Used Aircraft Maintenance Analysis – February 2020

The average Ask Price for aircraft in Asset Insight’s tracked fleet increased nearly 1% in February, with Turboprops posting improvements on virtually all datapoints. So, which models were impacted the most? Tony Kioussis explores…

Tony Kioussis  |  13th March 2020
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    Tony Kioussis
    Tony Kioussis

    As President, Asset Insight, LLC, Tony provides valuations, audits, analytics and consulting services,...

    Cessna Citation X

    In February, Asset Insight’s tracked fleet of 134 fixed-wing models and 2,192 aircraft listed for sale uncovered a 2.1% inventory fleet increase over January’s figure, with all four groups contributing.
    Asset quality improved 0.4% during the month to 5.295, from January’s 5.272, representing the second consecutive twelve-month best figure within the ‘Excellent’ range on the scale of -2.5 to 10. And at $1.326m, Maintenance Exposure (an aircraft’s accumulated/embedded maintenance expense) posted the lowest (best) 12-month figure for the third consecutive month.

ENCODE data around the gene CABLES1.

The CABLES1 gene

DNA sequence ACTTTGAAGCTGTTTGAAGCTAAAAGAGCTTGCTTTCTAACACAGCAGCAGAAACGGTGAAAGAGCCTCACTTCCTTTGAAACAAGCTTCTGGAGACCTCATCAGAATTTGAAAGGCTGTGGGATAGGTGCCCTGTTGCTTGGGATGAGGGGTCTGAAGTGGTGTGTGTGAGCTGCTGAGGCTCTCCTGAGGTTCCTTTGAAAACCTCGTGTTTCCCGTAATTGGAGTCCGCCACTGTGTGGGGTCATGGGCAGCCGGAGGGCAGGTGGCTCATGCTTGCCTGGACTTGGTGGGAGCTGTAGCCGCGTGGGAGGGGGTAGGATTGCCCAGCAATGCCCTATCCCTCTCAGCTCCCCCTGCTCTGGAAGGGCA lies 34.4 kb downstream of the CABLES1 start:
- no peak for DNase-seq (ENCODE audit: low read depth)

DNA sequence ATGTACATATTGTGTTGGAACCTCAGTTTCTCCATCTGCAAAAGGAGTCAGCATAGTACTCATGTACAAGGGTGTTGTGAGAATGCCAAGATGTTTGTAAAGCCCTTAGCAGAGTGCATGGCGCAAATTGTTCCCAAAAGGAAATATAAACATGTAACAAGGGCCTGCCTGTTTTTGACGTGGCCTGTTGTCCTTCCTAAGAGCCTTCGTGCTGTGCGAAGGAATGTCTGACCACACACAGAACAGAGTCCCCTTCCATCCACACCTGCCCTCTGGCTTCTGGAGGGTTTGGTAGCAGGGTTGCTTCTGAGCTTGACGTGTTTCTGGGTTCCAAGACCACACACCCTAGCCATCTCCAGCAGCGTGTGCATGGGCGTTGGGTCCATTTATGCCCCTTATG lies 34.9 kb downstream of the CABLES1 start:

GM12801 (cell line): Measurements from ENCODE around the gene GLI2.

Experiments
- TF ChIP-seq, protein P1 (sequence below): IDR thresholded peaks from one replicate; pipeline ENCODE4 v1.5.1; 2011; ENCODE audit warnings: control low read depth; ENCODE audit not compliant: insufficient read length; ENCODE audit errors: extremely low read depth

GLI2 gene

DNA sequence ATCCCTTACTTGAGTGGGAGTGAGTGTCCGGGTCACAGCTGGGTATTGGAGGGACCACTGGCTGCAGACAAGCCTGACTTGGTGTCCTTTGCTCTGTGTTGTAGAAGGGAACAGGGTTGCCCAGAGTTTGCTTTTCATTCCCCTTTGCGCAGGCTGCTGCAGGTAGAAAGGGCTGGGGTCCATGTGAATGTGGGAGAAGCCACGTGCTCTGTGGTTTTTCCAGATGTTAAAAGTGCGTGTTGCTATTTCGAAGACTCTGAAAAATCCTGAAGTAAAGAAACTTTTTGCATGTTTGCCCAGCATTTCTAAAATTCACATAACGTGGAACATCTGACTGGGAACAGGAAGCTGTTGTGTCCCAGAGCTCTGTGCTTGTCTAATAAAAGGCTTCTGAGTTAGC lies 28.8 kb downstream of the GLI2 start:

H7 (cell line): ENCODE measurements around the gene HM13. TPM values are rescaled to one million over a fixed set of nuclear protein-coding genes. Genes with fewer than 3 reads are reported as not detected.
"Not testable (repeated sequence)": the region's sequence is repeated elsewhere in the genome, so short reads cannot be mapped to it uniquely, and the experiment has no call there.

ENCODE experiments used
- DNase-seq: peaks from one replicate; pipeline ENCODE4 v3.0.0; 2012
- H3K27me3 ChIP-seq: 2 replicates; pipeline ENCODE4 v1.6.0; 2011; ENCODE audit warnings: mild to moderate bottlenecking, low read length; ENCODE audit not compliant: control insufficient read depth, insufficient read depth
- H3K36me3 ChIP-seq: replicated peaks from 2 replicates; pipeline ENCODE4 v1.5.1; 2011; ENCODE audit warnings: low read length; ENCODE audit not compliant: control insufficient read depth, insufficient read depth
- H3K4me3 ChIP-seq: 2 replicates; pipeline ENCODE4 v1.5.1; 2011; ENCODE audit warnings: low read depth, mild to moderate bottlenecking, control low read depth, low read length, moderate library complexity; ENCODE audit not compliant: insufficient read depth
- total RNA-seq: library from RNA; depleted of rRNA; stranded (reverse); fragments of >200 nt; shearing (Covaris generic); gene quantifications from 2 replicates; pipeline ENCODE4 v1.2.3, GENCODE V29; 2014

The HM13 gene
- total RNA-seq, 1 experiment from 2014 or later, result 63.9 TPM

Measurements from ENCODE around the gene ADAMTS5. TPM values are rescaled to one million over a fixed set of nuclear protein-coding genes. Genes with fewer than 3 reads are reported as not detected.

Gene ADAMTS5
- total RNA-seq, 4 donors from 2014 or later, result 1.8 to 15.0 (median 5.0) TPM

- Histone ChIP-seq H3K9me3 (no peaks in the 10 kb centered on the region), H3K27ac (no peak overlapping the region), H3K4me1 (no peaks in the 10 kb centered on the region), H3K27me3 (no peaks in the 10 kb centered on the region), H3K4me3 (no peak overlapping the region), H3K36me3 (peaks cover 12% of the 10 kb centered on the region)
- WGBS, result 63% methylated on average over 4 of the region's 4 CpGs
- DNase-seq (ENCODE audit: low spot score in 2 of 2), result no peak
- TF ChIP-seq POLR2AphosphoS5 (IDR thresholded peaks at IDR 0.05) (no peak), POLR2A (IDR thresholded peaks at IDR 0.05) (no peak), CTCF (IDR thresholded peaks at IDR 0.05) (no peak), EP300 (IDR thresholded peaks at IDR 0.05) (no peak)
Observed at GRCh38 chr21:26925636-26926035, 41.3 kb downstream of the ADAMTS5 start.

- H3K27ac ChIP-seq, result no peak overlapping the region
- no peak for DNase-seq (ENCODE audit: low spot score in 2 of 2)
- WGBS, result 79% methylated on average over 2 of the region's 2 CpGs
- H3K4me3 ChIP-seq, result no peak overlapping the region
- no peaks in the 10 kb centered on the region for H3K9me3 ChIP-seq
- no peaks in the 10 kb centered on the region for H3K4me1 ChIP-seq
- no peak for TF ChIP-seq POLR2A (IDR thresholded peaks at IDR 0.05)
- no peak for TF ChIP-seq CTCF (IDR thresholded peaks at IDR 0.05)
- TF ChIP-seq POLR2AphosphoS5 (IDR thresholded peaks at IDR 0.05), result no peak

February’s Aircraft Value Trends
    During February, the average Ask Price for aircraft in our tracked fleet increased another 0.9% to post a 12-month high figure. However, not all groups experienced an increase.
    • Medium Jets led the way (second consecutive month) through a 4.4% increase
    • Small Jets increased 1.9%
    • Turboprops rose 0.3%
    • Large Jets – the one exception – lost 2.6% compared to January.
    February’s Fleet for Sale Trends
    The total number of used aircraft listed for sale increased 2.1%, with all four groups contributing. Total tracked inventory increased by 45 units, compared to last month’s 35-unit decrease. Individual group figures broke down as follows.
    • Large Jet inventory: Increased 5.5% (+24 units since January)
    • Medium Jet inventory: Rose 0.5% (+3 units)
    • Small Jet Inventory: Increased 1.0% (+7 units)
    • Turboprop inventory: Added 2.6% (+11 units).
    February’s Maintenance Exposure Trends
    Maintenance Exposure (an aircraft’s accumulated/embedded maintenance expense) decreased another 0.4% to post the third consecutive fleet improvement, and the second consecutive 12-month best (low) figure during February. Individual results were as follows:
    • Large Jets: Decreased (improved) by 1.5%
    • Medium Jets: Improved (decreased) 1.9%
    • Small Jets: Worsened (increased) marginally 0.2%
    • Turboprops: Improved by 2.7% to post the group’s 12-month best (lowest) figure.
    February’s ETP Ratio Trend